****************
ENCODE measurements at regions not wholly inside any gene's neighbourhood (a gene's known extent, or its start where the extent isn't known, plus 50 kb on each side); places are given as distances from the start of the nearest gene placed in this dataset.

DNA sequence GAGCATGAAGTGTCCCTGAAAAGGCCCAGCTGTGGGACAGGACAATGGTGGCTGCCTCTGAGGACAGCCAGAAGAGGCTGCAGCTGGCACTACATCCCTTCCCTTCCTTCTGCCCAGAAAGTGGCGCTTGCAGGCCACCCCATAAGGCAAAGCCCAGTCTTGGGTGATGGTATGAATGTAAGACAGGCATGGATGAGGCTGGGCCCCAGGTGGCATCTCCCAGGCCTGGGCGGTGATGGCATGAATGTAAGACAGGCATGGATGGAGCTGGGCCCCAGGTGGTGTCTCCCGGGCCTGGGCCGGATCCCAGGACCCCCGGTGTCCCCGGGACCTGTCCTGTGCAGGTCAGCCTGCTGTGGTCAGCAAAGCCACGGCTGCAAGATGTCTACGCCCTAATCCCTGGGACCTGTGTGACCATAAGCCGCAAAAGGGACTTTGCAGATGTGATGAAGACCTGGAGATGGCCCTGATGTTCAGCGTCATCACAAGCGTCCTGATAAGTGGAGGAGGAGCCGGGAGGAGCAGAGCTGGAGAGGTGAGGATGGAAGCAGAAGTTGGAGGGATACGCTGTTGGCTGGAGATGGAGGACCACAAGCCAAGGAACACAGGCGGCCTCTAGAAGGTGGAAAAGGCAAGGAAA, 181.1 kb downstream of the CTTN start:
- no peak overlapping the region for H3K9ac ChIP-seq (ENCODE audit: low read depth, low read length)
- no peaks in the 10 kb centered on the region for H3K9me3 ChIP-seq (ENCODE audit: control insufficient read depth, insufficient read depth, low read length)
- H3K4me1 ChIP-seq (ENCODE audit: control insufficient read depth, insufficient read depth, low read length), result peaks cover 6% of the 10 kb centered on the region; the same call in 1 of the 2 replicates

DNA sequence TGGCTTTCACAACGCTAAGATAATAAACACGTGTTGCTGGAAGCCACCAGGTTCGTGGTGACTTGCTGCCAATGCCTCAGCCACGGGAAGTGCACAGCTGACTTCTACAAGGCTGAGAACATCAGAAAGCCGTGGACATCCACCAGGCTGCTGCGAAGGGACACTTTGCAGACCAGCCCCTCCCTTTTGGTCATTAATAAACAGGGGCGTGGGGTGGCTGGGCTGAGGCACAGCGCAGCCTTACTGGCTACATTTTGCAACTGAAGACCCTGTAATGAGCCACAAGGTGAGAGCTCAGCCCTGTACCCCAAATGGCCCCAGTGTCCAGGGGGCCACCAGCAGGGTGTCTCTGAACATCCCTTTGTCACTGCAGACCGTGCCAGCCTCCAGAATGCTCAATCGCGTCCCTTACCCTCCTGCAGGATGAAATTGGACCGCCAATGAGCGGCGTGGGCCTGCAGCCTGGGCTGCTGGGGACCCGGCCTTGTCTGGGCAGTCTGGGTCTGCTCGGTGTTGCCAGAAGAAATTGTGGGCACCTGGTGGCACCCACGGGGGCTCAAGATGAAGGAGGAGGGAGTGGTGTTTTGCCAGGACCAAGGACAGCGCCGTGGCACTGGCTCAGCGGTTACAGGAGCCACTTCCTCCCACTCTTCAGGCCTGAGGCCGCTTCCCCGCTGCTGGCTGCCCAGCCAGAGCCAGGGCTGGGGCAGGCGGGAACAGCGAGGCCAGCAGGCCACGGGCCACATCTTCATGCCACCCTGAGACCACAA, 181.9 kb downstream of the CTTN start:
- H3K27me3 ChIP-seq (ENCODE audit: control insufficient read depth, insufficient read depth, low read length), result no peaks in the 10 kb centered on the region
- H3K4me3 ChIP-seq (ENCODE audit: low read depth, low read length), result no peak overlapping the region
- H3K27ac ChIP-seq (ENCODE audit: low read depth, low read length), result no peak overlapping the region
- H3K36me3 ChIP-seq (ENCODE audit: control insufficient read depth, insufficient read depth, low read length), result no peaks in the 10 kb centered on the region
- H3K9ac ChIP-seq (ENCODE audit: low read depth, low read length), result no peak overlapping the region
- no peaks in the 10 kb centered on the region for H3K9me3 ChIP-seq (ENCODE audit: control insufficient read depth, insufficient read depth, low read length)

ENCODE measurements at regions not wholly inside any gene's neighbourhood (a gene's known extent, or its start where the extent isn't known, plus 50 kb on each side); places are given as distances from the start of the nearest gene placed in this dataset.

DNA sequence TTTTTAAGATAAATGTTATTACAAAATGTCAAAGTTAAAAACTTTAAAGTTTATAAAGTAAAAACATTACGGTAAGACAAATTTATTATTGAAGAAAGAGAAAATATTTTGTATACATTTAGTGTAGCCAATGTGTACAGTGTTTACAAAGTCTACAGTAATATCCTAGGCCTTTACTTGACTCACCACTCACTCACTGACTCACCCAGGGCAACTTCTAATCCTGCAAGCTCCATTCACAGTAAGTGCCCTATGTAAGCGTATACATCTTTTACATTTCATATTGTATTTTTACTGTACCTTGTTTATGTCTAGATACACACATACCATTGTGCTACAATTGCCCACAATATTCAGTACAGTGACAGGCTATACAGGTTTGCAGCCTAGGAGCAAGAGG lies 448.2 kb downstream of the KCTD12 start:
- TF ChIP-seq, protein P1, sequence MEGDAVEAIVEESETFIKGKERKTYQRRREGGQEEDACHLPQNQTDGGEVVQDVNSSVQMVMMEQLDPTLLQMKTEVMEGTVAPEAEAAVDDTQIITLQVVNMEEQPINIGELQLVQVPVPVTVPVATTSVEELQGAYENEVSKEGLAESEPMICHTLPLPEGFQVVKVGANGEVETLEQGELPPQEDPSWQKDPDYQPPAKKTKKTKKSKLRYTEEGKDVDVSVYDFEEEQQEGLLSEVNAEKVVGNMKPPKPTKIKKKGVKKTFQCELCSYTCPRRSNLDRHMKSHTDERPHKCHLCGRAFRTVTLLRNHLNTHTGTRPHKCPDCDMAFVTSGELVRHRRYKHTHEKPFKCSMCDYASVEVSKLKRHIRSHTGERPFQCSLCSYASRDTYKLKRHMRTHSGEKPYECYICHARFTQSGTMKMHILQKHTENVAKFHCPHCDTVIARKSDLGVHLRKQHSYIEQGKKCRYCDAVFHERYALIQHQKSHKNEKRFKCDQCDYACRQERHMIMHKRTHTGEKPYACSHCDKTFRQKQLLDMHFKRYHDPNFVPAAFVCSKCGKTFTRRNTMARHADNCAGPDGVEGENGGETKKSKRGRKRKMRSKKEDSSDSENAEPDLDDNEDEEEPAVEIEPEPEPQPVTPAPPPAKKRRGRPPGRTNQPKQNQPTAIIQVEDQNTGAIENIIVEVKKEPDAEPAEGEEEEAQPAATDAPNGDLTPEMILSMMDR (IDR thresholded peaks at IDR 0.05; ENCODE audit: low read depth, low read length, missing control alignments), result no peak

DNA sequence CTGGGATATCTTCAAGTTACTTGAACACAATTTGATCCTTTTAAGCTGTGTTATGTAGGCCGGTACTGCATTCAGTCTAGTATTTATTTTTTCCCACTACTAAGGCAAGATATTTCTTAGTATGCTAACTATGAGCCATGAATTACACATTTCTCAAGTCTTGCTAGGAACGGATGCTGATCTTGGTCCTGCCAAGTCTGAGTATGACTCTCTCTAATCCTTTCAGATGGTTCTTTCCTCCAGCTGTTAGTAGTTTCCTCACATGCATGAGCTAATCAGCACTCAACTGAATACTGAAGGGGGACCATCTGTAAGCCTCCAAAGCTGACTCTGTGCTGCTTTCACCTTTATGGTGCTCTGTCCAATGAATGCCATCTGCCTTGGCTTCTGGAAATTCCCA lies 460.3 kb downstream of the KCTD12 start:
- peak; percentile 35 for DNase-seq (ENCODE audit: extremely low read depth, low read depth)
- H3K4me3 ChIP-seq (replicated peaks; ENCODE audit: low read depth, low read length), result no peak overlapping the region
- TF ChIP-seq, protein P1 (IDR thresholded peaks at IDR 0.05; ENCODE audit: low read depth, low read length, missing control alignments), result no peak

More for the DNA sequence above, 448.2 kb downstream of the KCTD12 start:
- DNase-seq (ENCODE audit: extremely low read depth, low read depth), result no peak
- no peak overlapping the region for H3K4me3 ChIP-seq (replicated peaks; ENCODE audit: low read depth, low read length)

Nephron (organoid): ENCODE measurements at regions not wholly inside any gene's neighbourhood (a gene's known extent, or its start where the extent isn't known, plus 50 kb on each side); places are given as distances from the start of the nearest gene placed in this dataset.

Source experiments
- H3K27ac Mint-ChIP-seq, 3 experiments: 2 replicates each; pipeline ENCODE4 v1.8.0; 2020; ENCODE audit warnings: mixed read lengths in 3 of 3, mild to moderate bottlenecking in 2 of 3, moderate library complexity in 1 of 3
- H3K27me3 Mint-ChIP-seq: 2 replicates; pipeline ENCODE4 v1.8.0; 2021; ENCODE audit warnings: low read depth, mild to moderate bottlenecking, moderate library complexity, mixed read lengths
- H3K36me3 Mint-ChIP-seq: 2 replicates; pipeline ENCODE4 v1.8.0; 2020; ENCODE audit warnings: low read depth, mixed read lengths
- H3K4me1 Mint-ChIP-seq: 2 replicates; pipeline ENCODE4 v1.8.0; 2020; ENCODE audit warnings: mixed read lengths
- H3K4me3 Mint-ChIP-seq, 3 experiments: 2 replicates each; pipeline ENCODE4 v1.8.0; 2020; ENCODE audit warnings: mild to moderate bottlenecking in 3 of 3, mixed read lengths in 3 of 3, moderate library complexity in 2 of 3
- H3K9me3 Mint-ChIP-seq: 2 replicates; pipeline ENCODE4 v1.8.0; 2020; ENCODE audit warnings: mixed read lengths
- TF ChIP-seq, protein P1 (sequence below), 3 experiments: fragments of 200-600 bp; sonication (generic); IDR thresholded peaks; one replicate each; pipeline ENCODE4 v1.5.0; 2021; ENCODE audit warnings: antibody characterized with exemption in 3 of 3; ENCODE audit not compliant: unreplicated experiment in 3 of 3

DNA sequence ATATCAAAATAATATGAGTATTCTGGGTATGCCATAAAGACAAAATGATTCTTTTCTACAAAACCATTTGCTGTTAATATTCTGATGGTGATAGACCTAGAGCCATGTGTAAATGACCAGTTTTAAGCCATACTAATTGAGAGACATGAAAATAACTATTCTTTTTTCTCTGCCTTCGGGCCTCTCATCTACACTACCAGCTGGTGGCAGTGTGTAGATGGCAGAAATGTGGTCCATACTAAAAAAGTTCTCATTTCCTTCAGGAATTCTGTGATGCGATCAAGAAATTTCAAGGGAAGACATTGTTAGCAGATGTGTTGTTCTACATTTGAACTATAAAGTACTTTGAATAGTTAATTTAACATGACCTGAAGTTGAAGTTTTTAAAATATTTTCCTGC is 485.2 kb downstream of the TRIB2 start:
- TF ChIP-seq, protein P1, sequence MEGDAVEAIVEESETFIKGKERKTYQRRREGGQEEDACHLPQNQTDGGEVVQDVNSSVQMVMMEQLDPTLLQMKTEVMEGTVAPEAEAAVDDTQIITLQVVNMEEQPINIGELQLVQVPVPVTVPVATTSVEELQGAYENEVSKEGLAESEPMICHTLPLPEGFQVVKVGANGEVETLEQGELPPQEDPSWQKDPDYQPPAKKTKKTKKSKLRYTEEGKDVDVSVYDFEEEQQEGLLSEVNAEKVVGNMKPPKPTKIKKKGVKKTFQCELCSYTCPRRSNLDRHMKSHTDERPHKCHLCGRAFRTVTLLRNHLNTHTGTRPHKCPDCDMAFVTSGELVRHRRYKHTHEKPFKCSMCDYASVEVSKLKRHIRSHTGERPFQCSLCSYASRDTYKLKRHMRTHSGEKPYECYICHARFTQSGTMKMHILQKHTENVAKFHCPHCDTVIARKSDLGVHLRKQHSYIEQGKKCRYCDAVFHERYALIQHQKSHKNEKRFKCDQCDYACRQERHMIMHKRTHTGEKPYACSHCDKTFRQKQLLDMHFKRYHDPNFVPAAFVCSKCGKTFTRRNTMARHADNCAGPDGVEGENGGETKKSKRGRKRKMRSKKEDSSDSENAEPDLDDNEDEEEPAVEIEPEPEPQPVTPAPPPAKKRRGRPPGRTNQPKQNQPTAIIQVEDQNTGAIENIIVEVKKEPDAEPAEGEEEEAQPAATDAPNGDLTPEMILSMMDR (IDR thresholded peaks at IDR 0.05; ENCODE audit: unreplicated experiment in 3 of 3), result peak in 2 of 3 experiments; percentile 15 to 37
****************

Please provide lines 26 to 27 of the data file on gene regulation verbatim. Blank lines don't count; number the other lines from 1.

- H3K27me3 Mint-ChIP-seq: 2 replicates; pipeline ENCODE4 v1.8.0; 2021; ENCODE audit warnings: low read depth, mild to moderate bottlenecking, moderate library complexity, mixed read lengths
- H3K36me3 Mint-ChIP-seq: 2 replicates; pipeline ENCODE4 v1.8.0; 2020; ENCODE audit warnings: low read depth, mixed read lengths